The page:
Forget coal and embrace Energy 3.0

Forget coal and embrace Energy 3.0

A modern coal-fired power plant uses 'clean coal' to produce electricity in the US, similar to the plant planned for Krabi. (Photo via
A modern coal-fired power plant uses 'clean coal' to produce electricity in the US, similar to the plant planned for Krabi. (Photo via

The protesters are clad in green T-shirts. They raise banners which read "No Coal", "Save the Environment". The place is Government House. The scene feels like deja vu. I have to pinch myself as it seems like I am back in the late 90s, a time when environmental protests were frequent across the country.

The time is different though. It is 2017 and The Land of Smiles is ruled by a military junta which for me is a 1.0 version of political governance. These protesters and activists have come to Bangkok to protest against coal-fired power plants, technology espoused during Industrial Revolution Version 2.0. Protesters want Energy 3.0 -- biomass, solar and wind.

So, the result is a version of George Orwell's 1984. This time, activists are arrested by version 1.0 junta security forces. Then, the 1984 style Big Brother goes on nationwide television on Saturday evening. State officials provide information to make the public "understand" how good, how vital coal fuel is for Thailand. So we are required to understand that we have no choice but to let the state build a medium-size coal-fired power plant along the touristy Krabi coast in order to avoid costly blackouts which will lead to a reduction in GDP.

Indeed, I had already anticipated the government approving coal-fired power plants. The most surprising thing is the reaction from Abhisit Vejjajiva and Korn Chatikavanij, the Democrat power players who criticised the government's decision. Mr Korn, a scion of capitalism, even proposes the use of renewable energy. I only hope they remember their words if elected to power again.

Anchalee Kongrut writes about the environment in the Life section, Bangkok Post.

Mr Abhisit is so right in one aspect: the world is shifting toward low-carbon and renewable energy, and the government, regrettably, may be missing an opportunity to march into the future.

So, you may wonder what the future will bring.

It will be a world where energy and electricity is supplied from trans-national grids in which the energy comes from various sources -- hydro dams, natural gas or even coal, solar, wind and biomass, sent from one region to another, from Russia to Japan, for example, or from China's dams to South Asia. Our homes will have roofs which serve as solar-photovoltaic cells but look gorgeous and easy to take care of. Electricity will come from something that our parents found in sci-fi movies such as floating wind-turbines in oceans, or safe and clean nuclear fusion reactors.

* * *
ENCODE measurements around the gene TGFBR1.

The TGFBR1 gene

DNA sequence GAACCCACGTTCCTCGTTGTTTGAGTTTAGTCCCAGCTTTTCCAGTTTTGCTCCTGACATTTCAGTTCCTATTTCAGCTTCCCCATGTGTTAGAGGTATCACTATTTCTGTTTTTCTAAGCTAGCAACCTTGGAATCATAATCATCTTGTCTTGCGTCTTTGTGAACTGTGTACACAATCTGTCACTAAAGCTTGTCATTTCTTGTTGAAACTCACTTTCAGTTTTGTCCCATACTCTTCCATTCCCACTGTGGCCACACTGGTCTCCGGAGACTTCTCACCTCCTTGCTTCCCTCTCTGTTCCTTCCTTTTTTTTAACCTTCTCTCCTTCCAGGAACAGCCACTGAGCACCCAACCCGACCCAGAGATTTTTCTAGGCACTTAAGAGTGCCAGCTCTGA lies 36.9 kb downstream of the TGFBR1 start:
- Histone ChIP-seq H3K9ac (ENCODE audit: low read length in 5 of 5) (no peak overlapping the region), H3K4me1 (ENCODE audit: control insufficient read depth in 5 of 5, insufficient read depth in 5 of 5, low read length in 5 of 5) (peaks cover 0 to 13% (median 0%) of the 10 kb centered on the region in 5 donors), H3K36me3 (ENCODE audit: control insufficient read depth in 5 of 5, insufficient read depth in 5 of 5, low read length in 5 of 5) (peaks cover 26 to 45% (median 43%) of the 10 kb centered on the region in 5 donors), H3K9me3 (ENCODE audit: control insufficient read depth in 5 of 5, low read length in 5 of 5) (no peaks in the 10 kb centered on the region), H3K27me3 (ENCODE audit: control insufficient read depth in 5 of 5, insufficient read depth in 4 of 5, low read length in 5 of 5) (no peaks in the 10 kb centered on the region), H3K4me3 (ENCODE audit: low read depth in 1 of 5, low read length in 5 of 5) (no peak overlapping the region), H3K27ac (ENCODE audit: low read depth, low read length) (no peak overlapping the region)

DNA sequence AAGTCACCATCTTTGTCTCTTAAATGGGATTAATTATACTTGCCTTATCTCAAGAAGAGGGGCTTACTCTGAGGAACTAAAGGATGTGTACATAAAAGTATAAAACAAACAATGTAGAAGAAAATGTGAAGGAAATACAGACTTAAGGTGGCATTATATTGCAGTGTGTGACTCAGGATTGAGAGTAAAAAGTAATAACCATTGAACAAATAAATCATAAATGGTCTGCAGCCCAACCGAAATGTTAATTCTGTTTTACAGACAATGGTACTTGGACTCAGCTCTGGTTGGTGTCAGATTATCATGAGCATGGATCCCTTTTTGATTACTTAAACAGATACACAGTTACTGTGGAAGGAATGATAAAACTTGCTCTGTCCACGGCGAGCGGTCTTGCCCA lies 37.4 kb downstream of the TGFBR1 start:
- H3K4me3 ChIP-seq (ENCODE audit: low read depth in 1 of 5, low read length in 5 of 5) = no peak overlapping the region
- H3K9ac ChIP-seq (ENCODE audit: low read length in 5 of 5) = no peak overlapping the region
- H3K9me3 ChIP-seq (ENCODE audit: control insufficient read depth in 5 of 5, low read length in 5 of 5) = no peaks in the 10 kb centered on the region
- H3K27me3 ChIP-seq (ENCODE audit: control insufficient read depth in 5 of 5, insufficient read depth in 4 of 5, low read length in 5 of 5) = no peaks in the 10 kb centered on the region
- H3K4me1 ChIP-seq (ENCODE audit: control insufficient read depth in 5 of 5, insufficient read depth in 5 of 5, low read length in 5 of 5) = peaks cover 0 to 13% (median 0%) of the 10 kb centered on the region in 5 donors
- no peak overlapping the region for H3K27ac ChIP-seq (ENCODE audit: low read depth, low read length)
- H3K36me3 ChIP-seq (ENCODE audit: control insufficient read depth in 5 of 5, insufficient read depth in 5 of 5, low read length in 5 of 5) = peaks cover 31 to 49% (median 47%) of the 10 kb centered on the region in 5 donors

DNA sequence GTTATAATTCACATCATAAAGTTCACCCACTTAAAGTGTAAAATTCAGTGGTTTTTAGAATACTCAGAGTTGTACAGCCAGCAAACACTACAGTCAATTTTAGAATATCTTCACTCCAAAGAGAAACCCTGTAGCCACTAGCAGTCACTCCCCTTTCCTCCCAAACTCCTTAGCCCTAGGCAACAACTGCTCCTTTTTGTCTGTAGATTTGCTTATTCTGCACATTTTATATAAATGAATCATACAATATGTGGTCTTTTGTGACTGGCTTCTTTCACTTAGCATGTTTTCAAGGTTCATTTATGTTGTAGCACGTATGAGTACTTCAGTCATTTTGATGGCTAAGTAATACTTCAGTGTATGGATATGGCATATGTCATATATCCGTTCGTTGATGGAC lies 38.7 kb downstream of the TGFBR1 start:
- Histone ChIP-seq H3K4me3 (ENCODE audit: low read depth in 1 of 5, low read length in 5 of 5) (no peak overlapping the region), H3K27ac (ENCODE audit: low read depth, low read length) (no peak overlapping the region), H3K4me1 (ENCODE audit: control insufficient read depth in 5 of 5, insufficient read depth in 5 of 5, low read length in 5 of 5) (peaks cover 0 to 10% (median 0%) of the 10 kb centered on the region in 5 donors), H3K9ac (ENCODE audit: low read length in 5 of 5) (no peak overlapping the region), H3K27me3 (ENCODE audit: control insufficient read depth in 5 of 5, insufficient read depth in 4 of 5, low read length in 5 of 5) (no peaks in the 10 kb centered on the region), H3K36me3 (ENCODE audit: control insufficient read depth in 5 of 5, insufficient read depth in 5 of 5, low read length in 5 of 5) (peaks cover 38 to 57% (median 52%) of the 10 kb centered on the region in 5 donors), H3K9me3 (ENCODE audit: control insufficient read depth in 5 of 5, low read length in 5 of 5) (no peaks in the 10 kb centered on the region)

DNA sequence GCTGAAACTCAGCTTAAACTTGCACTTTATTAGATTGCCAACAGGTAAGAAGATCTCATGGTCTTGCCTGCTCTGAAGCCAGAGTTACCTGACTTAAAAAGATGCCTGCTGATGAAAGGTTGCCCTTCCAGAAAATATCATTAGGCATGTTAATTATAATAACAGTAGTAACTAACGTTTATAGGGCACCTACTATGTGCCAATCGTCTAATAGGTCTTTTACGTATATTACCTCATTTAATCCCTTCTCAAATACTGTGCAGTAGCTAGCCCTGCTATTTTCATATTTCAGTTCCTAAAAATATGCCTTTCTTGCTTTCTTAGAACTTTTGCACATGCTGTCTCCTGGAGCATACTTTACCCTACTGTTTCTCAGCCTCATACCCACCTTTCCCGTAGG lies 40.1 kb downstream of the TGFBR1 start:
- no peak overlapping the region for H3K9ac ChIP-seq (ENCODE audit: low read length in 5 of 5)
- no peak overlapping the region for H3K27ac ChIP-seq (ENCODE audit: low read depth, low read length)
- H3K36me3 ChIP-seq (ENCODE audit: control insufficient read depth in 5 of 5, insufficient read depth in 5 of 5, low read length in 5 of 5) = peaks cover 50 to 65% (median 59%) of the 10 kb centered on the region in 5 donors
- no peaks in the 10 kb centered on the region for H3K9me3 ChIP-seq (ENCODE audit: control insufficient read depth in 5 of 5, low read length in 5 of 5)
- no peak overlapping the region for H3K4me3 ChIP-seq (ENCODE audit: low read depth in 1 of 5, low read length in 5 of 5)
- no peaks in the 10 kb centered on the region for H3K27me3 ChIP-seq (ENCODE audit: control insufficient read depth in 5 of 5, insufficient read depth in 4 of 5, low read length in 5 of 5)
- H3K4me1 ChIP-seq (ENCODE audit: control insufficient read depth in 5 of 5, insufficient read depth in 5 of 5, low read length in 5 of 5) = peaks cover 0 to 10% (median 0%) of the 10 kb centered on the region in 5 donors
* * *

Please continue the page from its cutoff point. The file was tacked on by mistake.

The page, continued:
You might laugh and think I am drunk or dreaming. Fortunately, for all of us, I am not. Some versions of these are in the making or even in use. Elon Musk, owner of Tesla, the pioneering electric car, is expanding his business to build tiles and glass that can convert sunlight into electricity and develop better batteries for storing renewable energy for electric cars or home use.

The UK has had a 630-megawatt off-shore wind energy farm in Kent since 2013, and California is competing to install a larger capacity 765 megawatt wind turbine on a buoyant platform to power 200,000 homes.

But do not underestimate Bangkok. Last month, Escap held its first ministerial meeting on Asia-Pacific Energy Connectivity in our capital city to jump start plants to establish the Asia-Pacific transboundary energy grid. This grid will link countries from Russia to China to share energy transmission technology and help integrate renewable energy into the transboundary grid smoothly.

Last year, I had an interesting interview with Jaeyong Park, an astrophysicist and former researcher at the renowned Los Alamos National Laboratory in the US, when he came to give a lecture on nuclear fusion technology at Khon Kaen University.

Dr Park --now president of EMC2 researching and developing on nuclear fusion -- came to find out whether governments in Asian countries are interested in funding nuclear fusion research. Indeed, nuclear physics scientists like him are going into the commercial sector because investors are now looking at nuclear fusion, a technology once perceived as too far-fetched, but is now increasingly closer to reaching the commercial stage.

Billionaires like Amazon owner Jeff Bezos, PayPal co-founder Peter Thiel, Elon Musk or companies like Lockheed Martin and governments in the EU, the US, the Russia Federation and our neighbour Malaysia reportedly fund nuclear fusion projects.

Are these energy version 4.0, or further ahead? I don't know.

But it is not just innovation; it is leadership, curiosity and courage to think outside the box, to try to push the limits and reach for the stars.

Anchalee Kongrut

Assistant News Editor

Bangkok Post's Assistant News Editor

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